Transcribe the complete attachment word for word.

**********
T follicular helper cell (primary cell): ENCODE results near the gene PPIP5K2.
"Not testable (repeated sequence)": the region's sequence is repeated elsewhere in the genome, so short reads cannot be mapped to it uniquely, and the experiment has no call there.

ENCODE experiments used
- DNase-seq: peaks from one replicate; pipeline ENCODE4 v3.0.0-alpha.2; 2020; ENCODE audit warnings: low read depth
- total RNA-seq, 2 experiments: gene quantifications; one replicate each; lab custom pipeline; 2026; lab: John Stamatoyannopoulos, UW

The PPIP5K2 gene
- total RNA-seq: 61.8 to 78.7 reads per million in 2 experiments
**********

T follicular helper cell (primary cell): ENCODE results near the gene PPIP5K2.
"Not testable (repeated sequence)": the region's sequence is repeated elsewhere in the genome, so short reads cannot be mapped to it uniquely, and the experiment has no call there.

ENCODE experiments used
- DNase-seq: peaks from one replicate; pipeline ENCODE4 v3.0.0-alpha.2; 2020; ENCODE audit warnings: low read depth
- total RNA-seq, 2 experiments: gene quantifications; one replicate each; lab custom pipeline; 2026; lab: John Stamatoyannopoulos, UW

The PPIP5K2 gene
- total RNA-seq: 61.8 to 78.7 reads per million in 2 experiments